Many times the investors switch stocks with fallacious reasoning created by a flawed argument. I would show an example of one simple puzzle which leads into complex error of judgment.

*Let's say you are given two indistinguishable envelopes, each of which contains a positive sum of money. One envelope contains twice as much as the other. You may pick one envelope and keep whatever amount it contains. You pick one envelope at random but before you open it you're offered the possibility to take the other envelope instead.*

*Now, suppose you reason as follows:*

*I denote by A the amount in my selected envelope**The probability that A is the smaller amount is 1/2, and that it's the larger also 1/2**The other envelope may contain either 2A or A/2**If A is the smaller amount the other envelope contains 2A**If A is the larger amount the other envelope contains A/2**Thus, the other envelope contains 2A with probability 1/2 and A/2 with probability 1/2**So the expected value of the money in the other envelope is*

*V = ½ * 2A + ½ * A/2 = 5/4 *A*

*This is greater than A, so I gain on average by swapping*

* Source- wikipedia*

* *Your intuition would most probably realize that there is something wrong but you may find it difficult to spot flaw in the reasoning given above.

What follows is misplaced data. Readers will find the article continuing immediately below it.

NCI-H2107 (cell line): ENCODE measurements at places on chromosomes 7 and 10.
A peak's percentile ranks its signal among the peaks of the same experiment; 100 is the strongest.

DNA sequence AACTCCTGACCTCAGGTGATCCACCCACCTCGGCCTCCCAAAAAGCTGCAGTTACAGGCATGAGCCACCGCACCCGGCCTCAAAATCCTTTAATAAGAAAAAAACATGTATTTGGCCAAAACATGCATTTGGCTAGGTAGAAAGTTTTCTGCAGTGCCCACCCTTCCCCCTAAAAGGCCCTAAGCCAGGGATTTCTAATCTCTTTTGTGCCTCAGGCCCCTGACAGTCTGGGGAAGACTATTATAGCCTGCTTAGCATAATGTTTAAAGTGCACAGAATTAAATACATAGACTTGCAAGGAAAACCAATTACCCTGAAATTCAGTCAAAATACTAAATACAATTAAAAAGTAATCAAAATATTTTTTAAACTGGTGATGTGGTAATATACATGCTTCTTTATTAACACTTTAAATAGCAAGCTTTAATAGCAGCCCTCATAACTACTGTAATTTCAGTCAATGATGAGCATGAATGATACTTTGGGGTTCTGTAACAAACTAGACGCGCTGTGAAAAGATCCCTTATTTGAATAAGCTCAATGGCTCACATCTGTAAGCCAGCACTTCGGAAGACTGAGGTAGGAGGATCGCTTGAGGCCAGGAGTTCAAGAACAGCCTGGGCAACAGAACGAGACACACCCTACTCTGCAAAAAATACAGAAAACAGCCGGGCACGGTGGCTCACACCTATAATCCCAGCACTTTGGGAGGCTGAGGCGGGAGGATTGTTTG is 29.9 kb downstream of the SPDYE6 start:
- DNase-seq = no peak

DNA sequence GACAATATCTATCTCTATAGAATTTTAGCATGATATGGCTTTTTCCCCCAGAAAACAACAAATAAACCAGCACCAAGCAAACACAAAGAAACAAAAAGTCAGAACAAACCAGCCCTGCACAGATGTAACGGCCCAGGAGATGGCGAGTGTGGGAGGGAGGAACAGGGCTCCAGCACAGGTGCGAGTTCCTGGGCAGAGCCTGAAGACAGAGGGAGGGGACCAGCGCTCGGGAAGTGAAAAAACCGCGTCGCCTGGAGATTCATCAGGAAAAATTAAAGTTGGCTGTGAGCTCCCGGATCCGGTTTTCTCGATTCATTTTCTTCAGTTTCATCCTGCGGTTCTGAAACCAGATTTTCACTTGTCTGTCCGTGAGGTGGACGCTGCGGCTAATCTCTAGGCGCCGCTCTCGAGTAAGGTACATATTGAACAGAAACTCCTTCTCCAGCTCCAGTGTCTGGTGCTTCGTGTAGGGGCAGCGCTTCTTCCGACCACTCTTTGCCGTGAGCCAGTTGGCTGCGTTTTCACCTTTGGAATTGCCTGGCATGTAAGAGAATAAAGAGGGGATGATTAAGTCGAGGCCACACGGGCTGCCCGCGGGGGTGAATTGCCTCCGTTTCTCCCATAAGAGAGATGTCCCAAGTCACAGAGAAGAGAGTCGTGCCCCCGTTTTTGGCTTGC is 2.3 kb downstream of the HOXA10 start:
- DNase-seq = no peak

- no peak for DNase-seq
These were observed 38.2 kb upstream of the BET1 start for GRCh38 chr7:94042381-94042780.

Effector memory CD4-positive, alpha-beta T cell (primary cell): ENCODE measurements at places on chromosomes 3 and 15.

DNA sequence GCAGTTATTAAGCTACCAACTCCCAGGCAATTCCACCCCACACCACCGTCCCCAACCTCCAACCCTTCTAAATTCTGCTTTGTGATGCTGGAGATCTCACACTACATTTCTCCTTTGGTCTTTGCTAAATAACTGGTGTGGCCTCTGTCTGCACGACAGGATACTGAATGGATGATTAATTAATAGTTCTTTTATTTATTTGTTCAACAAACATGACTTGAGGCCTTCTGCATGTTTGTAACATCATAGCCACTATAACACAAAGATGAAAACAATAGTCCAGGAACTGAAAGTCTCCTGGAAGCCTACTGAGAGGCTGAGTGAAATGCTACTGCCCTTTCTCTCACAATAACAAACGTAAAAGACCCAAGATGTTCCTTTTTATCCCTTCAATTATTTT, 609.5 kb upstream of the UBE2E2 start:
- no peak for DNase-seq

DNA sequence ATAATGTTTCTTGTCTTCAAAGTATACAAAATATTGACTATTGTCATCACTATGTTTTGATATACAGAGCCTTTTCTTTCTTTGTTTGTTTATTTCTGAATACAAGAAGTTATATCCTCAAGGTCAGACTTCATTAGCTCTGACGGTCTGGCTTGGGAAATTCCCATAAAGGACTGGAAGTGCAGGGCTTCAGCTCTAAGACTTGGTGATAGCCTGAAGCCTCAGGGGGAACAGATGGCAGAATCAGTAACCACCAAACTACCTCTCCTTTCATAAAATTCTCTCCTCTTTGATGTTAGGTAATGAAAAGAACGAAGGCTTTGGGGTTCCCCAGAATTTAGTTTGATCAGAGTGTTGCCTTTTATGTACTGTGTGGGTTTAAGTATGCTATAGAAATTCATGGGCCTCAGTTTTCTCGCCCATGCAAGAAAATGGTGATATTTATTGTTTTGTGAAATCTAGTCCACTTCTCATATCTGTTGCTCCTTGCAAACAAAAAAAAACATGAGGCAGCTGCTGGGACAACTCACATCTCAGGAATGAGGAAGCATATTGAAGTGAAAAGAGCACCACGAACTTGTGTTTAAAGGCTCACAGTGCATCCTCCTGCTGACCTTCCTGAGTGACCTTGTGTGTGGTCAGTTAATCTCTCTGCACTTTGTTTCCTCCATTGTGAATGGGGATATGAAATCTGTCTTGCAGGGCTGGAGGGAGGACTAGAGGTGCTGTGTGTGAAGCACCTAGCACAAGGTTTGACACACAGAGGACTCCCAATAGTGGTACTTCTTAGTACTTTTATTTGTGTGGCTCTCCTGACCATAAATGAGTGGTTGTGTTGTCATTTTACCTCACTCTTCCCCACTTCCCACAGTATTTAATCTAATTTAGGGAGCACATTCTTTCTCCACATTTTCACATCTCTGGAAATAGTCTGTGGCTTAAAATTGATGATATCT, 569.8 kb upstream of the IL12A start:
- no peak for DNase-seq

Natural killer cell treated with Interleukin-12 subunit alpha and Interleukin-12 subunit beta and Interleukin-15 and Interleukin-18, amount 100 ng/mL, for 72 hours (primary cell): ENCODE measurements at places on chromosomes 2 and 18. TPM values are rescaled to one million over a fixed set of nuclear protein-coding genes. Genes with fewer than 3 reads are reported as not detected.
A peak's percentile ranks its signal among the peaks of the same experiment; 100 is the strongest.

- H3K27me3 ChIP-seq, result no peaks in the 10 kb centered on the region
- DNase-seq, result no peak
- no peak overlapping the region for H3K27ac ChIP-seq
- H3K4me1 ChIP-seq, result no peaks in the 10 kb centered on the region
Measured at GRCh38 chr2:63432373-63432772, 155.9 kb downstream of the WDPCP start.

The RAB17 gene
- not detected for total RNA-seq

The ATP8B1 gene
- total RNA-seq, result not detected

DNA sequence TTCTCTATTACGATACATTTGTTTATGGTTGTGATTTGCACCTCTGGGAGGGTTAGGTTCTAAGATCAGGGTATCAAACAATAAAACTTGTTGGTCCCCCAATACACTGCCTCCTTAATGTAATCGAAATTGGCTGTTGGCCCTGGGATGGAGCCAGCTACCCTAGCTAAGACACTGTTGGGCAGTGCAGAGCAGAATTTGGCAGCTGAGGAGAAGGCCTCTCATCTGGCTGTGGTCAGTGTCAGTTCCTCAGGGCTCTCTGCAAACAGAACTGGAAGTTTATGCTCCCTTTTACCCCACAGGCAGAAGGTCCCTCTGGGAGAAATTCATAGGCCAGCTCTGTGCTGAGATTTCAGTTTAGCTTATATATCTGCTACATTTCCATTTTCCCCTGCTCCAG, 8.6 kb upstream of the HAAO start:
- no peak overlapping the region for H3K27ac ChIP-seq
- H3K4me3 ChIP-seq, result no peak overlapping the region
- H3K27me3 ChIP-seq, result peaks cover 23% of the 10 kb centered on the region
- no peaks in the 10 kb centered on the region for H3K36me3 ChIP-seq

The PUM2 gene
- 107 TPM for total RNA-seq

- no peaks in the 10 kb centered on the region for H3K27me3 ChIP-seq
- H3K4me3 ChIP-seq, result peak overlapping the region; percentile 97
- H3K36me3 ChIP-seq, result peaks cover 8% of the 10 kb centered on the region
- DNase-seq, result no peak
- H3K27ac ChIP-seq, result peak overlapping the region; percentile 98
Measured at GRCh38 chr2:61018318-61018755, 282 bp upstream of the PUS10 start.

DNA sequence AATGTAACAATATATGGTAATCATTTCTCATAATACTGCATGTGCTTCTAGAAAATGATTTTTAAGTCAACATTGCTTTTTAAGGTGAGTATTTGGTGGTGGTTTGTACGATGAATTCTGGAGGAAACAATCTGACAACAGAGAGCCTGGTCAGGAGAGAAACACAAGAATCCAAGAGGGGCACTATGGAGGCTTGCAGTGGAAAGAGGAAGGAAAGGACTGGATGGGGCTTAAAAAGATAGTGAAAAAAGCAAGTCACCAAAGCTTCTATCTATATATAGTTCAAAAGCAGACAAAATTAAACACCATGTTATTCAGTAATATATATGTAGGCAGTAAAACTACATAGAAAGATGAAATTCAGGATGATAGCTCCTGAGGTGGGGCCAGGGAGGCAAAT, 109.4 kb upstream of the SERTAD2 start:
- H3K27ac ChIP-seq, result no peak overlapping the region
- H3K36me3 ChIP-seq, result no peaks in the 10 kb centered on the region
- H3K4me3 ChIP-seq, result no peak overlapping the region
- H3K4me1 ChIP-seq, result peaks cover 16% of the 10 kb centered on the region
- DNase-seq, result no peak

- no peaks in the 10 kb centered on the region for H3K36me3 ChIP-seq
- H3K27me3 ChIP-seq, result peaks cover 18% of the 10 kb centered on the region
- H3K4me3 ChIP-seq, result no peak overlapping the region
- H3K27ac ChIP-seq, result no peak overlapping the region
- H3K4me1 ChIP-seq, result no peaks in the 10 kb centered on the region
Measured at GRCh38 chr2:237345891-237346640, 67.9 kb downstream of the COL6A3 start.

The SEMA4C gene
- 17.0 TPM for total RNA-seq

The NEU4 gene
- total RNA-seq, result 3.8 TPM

- Let the amount in the envelope you chose be
*A*. Then by swapping, if you gain you gain*A*but if you lose you lose*A*/2. So the amount you might gain is strictly greater than the amount you might lose. - Let the amounts in the envelopes be
*Y*and 2*Y*. Now by swapping, if you gain you gain*Y*but if you lose you also lose*Y*. So the amount you might gain is equal to the amount you might lose.

**Solution:**

Argument 2 has already been explained above so let us focus on argument one. When I lose I’m holding a sum twice as large as the sum I’m holding when I gain by swapping. So the A/2 in losing swap transaction is equal to A in the gaining swap transaction because A in both are not same.

## 2 comments:

Hi,

I read your solution to the two envelope problem but I think it does not solve the paradox. What you have done is to assimilate the argument of 2) into 1). You have not shown at what point the argument of 1) actually goes wrong, as the argument of 1) the value A is the same in the two cases being examined ie A, A/2 vs A, 2A.

I have spent a lot of time on solving the paradox and if you are interested my solution appears here:

http://soler7.com/IFAQ/two_envelope_paradox_solution.htm

Its hard to tell a bottom on a stock.

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